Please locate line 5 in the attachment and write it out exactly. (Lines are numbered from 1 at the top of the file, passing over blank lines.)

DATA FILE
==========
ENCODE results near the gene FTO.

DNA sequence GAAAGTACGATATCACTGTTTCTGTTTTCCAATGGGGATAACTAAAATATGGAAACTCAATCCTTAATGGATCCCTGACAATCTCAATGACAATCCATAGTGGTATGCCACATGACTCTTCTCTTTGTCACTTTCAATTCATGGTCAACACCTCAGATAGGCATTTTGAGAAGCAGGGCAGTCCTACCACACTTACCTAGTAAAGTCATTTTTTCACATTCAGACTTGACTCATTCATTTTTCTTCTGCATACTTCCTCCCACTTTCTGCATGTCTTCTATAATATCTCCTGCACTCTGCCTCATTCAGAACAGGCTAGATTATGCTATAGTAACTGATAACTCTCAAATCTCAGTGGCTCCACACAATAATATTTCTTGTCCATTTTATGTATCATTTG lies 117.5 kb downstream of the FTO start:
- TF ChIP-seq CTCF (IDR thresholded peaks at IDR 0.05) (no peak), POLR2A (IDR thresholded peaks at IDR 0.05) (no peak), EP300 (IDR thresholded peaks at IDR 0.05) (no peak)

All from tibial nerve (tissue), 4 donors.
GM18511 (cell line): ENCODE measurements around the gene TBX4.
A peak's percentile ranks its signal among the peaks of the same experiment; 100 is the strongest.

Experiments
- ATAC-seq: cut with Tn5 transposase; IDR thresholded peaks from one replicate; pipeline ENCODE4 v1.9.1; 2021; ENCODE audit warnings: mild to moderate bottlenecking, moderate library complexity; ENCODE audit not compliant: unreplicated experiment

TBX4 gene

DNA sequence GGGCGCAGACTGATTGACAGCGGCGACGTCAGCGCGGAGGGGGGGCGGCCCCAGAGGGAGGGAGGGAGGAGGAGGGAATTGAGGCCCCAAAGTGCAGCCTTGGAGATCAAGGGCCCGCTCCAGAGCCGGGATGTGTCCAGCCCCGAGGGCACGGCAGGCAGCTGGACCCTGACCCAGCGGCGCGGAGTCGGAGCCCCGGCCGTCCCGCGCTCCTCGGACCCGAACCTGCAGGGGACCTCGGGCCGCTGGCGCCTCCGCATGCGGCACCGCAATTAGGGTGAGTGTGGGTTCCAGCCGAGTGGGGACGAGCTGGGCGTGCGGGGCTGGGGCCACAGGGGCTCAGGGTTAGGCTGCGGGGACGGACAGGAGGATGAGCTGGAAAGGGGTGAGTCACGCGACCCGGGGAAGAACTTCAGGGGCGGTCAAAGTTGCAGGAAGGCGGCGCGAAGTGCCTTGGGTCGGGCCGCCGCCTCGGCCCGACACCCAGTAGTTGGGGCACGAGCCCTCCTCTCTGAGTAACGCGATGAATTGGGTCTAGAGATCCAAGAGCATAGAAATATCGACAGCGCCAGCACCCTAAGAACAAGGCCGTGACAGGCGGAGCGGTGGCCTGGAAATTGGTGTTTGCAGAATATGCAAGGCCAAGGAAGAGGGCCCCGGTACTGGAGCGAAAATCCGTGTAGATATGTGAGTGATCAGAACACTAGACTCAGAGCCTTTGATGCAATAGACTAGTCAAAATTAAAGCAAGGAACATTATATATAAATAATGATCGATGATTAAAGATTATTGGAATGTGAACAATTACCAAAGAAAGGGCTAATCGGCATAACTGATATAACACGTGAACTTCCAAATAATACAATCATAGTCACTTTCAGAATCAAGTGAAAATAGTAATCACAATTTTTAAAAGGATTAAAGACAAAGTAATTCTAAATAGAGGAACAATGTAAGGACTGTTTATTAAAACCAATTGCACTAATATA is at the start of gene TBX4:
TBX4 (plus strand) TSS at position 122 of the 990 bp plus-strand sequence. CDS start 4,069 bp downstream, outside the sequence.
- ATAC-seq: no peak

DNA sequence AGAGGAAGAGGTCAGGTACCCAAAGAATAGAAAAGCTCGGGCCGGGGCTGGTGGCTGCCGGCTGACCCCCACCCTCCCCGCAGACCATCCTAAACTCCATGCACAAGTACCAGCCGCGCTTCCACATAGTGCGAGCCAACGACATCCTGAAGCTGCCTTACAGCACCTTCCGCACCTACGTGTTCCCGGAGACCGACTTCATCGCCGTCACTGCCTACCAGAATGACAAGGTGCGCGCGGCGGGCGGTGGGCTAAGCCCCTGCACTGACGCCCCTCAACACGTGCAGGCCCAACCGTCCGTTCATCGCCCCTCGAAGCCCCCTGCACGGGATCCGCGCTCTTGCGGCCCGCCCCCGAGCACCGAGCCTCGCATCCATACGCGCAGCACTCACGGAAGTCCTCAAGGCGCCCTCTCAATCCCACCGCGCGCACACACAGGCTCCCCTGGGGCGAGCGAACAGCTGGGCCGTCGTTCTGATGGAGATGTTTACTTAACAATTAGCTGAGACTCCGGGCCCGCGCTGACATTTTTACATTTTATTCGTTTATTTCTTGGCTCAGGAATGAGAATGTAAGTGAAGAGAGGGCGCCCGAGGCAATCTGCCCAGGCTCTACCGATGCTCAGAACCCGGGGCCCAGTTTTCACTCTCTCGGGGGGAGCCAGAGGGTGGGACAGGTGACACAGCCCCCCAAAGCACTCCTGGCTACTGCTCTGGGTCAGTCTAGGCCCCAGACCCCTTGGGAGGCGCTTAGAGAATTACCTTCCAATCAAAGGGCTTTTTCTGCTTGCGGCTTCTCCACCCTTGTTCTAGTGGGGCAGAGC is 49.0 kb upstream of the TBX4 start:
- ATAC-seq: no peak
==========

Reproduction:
GM18511 (cell line): ENCODE measurements around the gene TBX4.